This year marks the 70th birthday of the Land Rover, but is it still king of the countryside or is its long reign over, asks Dave Philips

As the king of off-roaders celebrates its 70th birthday, some unwelcome guests have gatecrashed the party. There are plenty of other 4×4 manufacturers eager to snatch its muddy crown. So has Land Rover taken a wrong turn?

Problems with oil leaks

Opinion is divided. In 1948 the Land Rover had few rivals. But 
times have changed and though 
many traditionalists remain loyal 
to the green oval badge, others have swapped allegiance to the many Japanese 4x4s available. Among 
them is keeper Rory Gordon. “I was brought up with Land Rovers on 
a small farm,” he says. “About 15 
years ago, I inherited a Defender 980 from my uncle. It had a constant oil leak and was costing me as much as 
a new one to keep it on the road.

“In 2007 I bought a brand-new Defender 110 crew cab. I took it out to 
a shoot working party to show it off and, at the end of the day, beneath it was the biggest pool of oil you’ve ever seen. The turbo gasket had gone.

“Soon afterwards I was driving down to Tavistock from Nottingham. It rained all the way down and by the time we reached Devon the footwells were full of water. The cab hadn’t been properly sealed in the factory.

“I finally got rid of it and today 
I drive a Toyota Hilux. It never lets me down. It has a 2.2L diesel engine, does 34 to 35 miles per gallon and is brilliant off-road. It is more comfortable, reliable and economical than the Land Rover.

“There are some shoots where you get funny looks if you turn up in anything other than a Land Rover, but that’s down to tradition. I wouldn’t buy one again. I feel like I wasted 
10 years driving Land Rovers.”

Land Rover Defenders

How often have you had your elevenses off the back of a Land Rover?

Divided opinion

But not everybody agrees. Shooting Times contributor Tom Payne is among the many fieldsportsmen who wouldn’t dream of driving any other 4×4. “I own a Defender 90 XS hardtop and there isn’t a better vehicle off-road. I travel all over the country and it’s perfect for what I do. I’ve owned Land Rovers for 15 years and I’ll be staying loyal to them.”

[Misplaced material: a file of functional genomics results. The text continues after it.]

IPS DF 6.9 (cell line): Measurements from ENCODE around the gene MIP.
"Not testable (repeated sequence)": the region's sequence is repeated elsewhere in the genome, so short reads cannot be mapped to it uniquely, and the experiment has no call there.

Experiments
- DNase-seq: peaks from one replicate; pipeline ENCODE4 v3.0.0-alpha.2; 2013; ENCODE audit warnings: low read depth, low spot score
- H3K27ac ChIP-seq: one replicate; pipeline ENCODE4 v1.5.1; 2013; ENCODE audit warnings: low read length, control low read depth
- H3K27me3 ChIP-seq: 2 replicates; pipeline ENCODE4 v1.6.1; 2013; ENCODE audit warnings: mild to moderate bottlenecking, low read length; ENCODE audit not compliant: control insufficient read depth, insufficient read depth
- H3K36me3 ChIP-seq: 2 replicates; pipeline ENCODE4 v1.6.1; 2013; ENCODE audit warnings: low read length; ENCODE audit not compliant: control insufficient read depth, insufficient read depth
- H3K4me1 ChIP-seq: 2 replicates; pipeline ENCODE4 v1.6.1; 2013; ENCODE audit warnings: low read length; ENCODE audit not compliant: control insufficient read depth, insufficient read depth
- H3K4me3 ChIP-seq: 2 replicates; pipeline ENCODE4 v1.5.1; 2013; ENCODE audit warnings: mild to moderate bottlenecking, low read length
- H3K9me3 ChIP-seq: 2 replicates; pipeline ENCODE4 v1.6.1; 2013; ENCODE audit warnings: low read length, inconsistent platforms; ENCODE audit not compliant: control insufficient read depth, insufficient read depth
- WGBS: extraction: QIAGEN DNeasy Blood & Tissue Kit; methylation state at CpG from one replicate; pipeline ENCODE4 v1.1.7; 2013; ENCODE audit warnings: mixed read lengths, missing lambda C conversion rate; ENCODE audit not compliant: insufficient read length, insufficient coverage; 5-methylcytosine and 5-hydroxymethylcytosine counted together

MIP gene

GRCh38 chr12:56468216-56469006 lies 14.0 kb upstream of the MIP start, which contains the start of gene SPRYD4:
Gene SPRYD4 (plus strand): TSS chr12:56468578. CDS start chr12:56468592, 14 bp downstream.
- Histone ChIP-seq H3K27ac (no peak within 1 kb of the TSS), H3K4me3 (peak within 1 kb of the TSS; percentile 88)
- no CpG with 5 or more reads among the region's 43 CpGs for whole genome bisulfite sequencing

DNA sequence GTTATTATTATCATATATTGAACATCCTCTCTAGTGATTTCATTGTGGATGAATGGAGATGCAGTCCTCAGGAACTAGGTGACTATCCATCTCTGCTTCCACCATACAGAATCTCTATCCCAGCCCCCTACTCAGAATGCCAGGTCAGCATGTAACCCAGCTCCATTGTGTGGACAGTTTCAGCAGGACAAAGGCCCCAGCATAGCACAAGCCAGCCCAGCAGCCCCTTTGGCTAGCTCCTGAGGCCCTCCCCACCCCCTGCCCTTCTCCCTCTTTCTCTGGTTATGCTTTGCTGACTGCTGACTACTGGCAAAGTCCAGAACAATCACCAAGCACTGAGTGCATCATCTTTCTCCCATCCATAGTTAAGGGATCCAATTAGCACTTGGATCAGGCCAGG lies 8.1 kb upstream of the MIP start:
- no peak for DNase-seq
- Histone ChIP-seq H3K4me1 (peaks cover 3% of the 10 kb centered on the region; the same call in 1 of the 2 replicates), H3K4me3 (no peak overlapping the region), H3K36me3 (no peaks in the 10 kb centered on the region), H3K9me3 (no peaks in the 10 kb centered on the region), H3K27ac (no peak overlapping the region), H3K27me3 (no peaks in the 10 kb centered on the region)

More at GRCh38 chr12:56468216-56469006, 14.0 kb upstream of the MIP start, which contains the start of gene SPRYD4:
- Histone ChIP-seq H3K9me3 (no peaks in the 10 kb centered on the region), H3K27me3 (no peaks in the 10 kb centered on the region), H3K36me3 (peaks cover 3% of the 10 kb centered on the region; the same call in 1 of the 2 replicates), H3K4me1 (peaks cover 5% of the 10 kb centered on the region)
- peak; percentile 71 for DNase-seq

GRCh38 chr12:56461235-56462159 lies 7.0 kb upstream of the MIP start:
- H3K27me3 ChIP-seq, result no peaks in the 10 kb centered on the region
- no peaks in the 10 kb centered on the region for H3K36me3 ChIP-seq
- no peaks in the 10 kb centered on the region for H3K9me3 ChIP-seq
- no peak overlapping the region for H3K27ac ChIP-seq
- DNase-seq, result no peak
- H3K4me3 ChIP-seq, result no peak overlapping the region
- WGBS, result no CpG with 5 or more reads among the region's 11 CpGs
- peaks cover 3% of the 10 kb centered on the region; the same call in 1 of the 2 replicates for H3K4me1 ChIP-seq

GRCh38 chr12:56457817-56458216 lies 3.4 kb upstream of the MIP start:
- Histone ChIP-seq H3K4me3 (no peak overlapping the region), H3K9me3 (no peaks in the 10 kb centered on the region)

Land Rover Defender

In 1948 the Land Rover was a new product for the post-War world.

The Land Rover story begins on 
30 April 1948, when it was launched at the Amsterdam Motor Show. It was an instant success, which surprised the Rover company, whose main reason for building the aluminium-bodied workhorse was as a short-term stopgap because steel was rationed.

Claire Foy in Land Rover Defender

The Land Rover Defender plays a starring role in Netflix drama ‘The Crown’

Unrivalled

In its early years, there was nothing to rival the Land Rover if you lived and worked in the countryside. But from the late 1960s, 4x4s from other makers ended its monopoly — and nearly all were cheaper.

Land Rover launched a few 
new models of its own to rival those competitors. The first, in 1970, was 
the Range Rover. Today it is seen as 
a rich man’s luxury 4×4, but back then it was aimed at the countryman, with footwells that could be hosed down after a hard day out in the fields.

It was joined in 1989 by the Discovery, which was priced to take the fight to Land Rover’s Japanese rivals. It succeeded and became Europe’s best-selling 4×4 until it 
was ousted by the Freelander in 1998. Since then, a bewildering choice of models have appeared, including Range Rover Sport, Evoque and Velar. They are all capable off-road, but have too much carpet and bling to impress many country folk.

Land Rover Defenders

Plenty of room and always practical

Rural essential

To traditionalists, a Defender 
is a rural essential, which is why